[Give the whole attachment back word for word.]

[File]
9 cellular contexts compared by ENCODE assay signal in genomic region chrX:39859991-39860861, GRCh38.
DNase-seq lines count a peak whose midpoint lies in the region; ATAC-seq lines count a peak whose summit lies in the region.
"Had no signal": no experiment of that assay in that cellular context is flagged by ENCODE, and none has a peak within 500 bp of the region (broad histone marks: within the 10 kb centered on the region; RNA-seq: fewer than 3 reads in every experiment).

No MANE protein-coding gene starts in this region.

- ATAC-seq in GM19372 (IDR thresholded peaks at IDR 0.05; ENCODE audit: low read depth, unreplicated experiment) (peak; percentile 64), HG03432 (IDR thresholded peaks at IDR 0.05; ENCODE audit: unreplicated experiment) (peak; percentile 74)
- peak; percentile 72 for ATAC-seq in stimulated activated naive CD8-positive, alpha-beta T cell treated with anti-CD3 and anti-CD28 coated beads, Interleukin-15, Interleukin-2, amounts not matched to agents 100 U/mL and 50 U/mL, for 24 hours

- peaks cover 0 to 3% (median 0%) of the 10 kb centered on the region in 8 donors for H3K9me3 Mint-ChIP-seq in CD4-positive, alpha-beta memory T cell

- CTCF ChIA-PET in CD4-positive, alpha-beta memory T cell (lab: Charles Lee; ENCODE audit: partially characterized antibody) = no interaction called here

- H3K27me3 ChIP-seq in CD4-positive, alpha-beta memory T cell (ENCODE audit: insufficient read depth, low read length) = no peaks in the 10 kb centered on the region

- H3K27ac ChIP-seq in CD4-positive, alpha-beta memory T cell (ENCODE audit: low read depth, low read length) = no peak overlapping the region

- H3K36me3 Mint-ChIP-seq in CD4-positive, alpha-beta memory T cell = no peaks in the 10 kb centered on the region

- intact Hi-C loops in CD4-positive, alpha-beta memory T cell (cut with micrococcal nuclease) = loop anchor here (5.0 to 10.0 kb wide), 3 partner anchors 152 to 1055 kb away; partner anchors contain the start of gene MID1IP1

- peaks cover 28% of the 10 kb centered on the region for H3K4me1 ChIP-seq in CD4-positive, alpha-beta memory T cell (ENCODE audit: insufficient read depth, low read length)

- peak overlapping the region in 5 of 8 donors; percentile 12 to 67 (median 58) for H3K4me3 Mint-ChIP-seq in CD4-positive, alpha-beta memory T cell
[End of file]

9 cellular contexts compared by ENCODE assay signal in genomic region chrX:39859991-39860861, GRCh38.
DNase-seq lines count a peak whose midpoint lies in the region; ATAC-seq lines count a peak whose summit lies in the region.
"Had no signal": no experiment of that assay in that cellular context is flagged by ENCODE, and none has a peak within 500 bp of the region (broad histone marks: within the 10 kb centered on the region; RNA-seq: fewer than 3 reads in every experiment).

No MANE protein-coding gene starts in this region.

- ATAC-seq in GM19372 (IDR thresholded peaks at IDR 0.05; ENCODE audit: low read depth, unreplicated experiment) (peak; percentile 64), HG03432 (IDR thresholded peaks at IDR 0.05; ENCODE audit: unreplicated experiment) (peak; percentile 74)
- peak; percentile 72 for ATAC-seq in stimulated activated naive CD8-positive, alpha-beta T cell treated with anti-CD3 and anti-CD28 coated beads, Interleukin-15, Interleukin-2, amounts not matched to agents 100 U/mL and 50 U/mL, for 24 hours

- peaks cover 0 to 3% (median 0%) of the 10 kb centered on the region in 8 donors for H3K9me3 Mint-ChIP-seq in CD4-positive, alpha-beta memory T cell

- CTCF ChIA-PET in CD4-positive, alpha-beta memory T cell (lab: Charles Lee; ENCODE audit: partially characterized antibody) = no interaction called here

- H3K27me3 ChIP-seq in CD4-positive, alpha-beta memory T cell (ENCODE audit: insufficient read depth, low read length) = no peaks in the 10 kb centered on the region

- H3K27ac ChIP-seq in CD4-positive, alpha-beta memory T cell (ENCODE audit: low read depth, low read length) = no peak overlapping the region

- H3K36me3 Mint-ChIP-seq in CD4-positive, alpha-beta memory T cell = no peaks in the 10 kb centered on the region

- intact Hi-C loops in CD4-positive, alpha-beta memory T cell (cut with micrococcal nuclease) = loop anchor here (5.0 to 10.0 kb wide), 3 partner anchors 152 to 1055 kb away; partner anchors contain the start of gene MID1IP1

- peaks cover 28% of the 10 kb centered on the region for H3K4me1 ChIP-seq in CD4-positive, alpha-beta memory T cell (ENCODE audit: insufficient read depth, low read length)

- peak overlapping the region in 5 of 8 donors; percentile 12 to 67 (median 58) for H3K4me3 Mint-ChIP-seq in CD4-positive, alpha-beta memory T cell